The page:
BP taking $3 billion hit on asset disposals

The company said in a statement that it would take the up to $3 billion hit in its third-quarter earnings. (AFP)
Updated 11 October 2019

BP taking $3 billion hit on asset disposals

LONDON: British energy major BP said Friday that it will take a charge of between $2 billion and $3 billion on the back of major asset sales including its Alaska division.
The company said in a statement that it would take the hit in its third-quarter earnings, which are scheduled for publication on October 29.
“BP today announced that it now expects to deliver divestment proceeds and announced transactions totaling around $10 billion by the end of 2019, comprising the majority of its two-year divestment program planned to complete by the end of 2020,” it said in a statement.
“The $5.6 billion sale to Hilcorp of BP’s Alaskan business ... is the largest single agreed transaction and is expected to complete in 2020.
“As a result of the agreed divestments, BP expects to take a non-cash, non-operating, after-tax charge of $2-3 billion in its third quarter 2019 results.”
The news comes one week after BP announced that Chief Executive Bob Dudley, who oversaw the energy giant’s response to and recovery from the devastating Gulf of Mexico 2010 oil spill disaster, will leave next year.
Under Dudley in 2018, BP bought mining giant BHP Billiton’s US shale oil and gas operations in a landmark $10.25-billion deal that energized the company’s output.
He also embarked upon the $10-billion divestment program in order to finance the blockbuster purchase.


Oil recoups losses as OPEC, US Fed see robust economy

Updated 14 November 2019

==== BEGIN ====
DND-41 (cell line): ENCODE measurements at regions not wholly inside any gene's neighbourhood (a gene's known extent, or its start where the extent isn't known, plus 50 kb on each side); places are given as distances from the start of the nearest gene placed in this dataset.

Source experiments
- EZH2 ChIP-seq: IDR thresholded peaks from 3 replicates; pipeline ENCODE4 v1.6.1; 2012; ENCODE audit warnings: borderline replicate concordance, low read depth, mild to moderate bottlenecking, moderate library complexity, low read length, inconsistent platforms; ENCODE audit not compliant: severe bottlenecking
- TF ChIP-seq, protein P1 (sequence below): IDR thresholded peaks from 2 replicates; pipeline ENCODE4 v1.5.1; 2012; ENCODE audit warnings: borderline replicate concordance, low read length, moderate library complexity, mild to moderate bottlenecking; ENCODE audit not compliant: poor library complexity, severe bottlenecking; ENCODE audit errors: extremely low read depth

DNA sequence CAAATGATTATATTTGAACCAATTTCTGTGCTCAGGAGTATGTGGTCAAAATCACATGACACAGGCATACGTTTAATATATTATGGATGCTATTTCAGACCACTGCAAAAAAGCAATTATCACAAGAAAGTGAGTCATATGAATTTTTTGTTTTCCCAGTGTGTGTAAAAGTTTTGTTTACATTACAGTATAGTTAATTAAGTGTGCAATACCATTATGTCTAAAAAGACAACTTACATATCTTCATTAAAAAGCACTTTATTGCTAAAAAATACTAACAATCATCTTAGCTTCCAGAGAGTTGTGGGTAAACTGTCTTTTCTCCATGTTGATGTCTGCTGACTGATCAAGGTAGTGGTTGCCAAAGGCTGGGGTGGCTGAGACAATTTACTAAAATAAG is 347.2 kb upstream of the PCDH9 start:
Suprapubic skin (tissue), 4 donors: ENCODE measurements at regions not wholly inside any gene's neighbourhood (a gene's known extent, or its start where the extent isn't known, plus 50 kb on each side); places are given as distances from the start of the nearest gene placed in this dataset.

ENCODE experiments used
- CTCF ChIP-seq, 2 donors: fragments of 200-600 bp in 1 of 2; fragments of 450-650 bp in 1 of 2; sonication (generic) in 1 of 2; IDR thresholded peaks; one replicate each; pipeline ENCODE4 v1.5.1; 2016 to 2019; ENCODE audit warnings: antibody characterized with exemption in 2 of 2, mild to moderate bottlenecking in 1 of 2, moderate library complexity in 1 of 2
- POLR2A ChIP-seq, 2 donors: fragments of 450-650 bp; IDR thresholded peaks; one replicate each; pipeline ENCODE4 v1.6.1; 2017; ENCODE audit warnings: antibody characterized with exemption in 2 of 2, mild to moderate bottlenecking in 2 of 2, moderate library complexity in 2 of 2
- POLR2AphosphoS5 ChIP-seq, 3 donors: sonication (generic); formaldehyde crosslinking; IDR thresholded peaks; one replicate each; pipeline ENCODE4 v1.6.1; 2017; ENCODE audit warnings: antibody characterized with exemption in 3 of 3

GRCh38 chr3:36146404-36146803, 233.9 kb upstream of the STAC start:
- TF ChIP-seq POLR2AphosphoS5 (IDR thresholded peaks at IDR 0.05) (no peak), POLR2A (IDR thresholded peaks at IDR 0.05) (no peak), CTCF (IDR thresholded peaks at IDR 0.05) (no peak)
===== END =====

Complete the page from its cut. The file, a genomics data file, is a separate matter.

Oil recoups losses as OPEC, US Fed see robust economy

  • US-China trade deal will help remove ‘dark cloud’ over oil, says Barkindo

LONDON: Oil prices reversed early losses on Wednesday after the Organization of the Petroleum Exporting Countries (OPEC) said it saw no signs of global recession and rival US shale oil production could grow by much less than expected in 2020.

Also supporting prices were comments by US Federal Reserve Chair Jerome Powell, who said the US economy would see a “sustained expansion” with the full impact of recent interest rate cuts still to be felt.

Brent crude futures stood roughly flat at around $62 per barrel by 1450 GMT, having fallen by over 1 percent earlier in the day. US West Texas Intermediate crude was at $56 per barrel, up 20 cents or 0.4 percent.

“The baseline outlook remains favorable,” Powell said.

OPEC Secretary-General Mohammad Barkindo said global economic fundamentals remained strong and that he was still confident that the US and China would reach a trade deal.

“It will almost remove that dark cloud that had engulfed the global economy,” Barkindo said, adding it was too early to discuss the output policy of OPEC’s December meeting.

HIGHLIGHT

  • US oil production likely to grow by just 0.3-0.4 million barrels per day next year — or less than half of previous expectations.
  • The prospects for ‘US crude exports had turned bleak after shipping rates jumped last month.’

He also said some US companies were now saying US oil production would grow by just 0.3-0.4 million barrels per day next year — or less than half of previous expectations — reducing the risk of an oil glut next year.

US President Donald Trump said on Tuesday Washington and Beijing were close to finalizing a trade deal, but he fell short of providing a date or venue for the signing ceremony.

“The expectations of an inventory build in the US and uncertainty over the OPEC+ strategy on output cuts and US/China trade deal are weighing on oil prices,” said analysts at ING, including the head of commodity strategy Warren Patterson.

In the US, crude oil inventories were forecast to have risen for a third straight week last week, while refined products inventories likely declined, a preliminary Reuters poll showed on Tuesday.

ANZ analysts said the prospects for US crude exports had turned bleak after shipping rates jumped last month.